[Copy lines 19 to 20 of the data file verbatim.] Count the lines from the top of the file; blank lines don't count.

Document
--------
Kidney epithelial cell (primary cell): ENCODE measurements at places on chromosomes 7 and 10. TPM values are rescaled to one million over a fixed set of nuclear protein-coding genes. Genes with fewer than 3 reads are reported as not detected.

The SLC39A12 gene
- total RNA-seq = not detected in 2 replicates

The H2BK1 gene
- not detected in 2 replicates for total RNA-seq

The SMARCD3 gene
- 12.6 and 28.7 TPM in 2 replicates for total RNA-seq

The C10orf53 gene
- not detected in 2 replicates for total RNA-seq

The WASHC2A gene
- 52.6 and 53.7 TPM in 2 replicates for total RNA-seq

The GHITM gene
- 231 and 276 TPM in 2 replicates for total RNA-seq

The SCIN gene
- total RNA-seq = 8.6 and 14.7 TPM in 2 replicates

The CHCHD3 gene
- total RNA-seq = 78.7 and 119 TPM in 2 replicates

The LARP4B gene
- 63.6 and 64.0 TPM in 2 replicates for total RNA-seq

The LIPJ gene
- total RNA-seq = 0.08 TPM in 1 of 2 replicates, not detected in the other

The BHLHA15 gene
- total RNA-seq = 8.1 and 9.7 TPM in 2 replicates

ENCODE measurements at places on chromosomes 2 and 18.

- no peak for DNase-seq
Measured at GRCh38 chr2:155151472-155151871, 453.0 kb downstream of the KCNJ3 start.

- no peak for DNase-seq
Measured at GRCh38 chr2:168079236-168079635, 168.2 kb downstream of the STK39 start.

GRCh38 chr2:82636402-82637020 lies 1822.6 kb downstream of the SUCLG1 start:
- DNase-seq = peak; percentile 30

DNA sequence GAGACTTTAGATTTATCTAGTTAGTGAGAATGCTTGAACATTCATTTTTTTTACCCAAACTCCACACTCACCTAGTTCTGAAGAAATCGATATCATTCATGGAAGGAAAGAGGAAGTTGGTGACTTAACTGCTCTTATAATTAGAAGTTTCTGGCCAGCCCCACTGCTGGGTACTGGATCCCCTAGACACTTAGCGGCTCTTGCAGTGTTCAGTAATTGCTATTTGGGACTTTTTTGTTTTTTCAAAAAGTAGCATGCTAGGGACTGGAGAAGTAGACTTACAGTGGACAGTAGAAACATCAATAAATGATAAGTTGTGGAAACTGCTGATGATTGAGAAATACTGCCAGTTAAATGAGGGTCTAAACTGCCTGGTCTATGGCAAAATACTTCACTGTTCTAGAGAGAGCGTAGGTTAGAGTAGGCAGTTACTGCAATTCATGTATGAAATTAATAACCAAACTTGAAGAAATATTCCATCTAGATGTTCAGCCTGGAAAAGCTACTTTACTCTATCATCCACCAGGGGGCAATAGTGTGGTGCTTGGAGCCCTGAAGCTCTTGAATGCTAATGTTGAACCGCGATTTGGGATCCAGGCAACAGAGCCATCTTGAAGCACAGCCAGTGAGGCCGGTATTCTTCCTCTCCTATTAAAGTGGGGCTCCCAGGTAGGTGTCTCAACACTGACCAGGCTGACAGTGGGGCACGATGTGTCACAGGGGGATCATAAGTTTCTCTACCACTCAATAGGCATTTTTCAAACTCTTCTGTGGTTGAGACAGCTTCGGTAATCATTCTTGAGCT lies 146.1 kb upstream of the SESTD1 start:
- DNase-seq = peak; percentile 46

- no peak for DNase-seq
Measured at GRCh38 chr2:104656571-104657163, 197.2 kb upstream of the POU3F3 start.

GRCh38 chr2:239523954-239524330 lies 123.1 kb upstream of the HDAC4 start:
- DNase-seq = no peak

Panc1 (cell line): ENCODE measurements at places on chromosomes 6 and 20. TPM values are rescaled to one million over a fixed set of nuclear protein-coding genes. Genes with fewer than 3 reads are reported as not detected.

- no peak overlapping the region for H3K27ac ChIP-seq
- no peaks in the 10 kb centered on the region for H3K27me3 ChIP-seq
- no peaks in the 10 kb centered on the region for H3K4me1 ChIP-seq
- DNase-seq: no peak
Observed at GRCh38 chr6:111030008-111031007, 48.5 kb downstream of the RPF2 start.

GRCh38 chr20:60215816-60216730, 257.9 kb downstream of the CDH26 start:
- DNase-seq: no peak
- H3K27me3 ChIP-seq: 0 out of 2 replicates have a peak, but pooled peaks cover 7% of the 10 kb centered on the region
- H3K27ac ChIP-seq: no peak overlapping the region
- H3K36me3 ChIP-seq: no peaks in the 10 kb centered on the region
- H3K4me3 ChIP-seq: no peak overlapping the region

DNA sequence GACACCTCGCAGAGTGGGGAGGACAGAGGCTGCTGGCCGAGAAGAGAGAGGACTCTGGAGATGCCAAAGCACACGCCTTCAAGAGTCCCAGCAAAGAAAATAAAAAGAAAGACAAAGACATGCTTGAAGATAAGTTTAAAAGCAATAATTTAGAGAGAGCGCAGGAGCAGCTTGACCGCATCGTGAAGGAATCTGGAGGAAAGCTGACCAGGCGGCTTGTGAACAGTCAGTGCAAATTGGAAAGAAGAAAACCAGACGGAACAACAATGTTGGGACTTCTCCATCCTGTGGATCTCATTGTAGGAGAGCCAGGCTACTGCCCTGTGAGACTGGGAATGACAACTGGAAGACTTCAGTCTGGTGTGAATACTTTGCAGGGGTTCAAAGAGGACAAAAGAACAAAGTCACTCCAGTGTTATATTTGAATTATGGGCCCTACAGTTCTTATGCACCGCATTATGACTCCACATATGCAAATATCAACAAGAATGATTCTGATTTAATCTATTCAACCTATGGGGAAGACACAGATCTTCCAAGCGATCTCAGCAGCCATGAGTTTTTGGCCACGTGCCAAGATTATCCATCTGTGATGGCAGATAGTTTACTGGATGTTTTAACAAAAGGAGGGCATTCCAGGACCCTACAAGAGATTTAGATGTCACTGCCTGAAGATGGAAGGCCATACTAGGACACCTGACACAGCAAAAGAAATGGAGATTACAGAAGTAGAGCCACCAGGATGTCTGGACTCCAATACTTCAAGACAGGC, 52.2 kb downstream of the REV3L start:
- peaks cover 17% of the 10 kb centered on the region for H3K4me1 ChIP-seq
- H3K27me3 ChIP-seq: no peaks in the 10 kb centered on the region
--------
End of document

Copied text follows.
- 63.6 and 64.0 TPM in 2 replicates for total RNA-seq

The LIPJ gene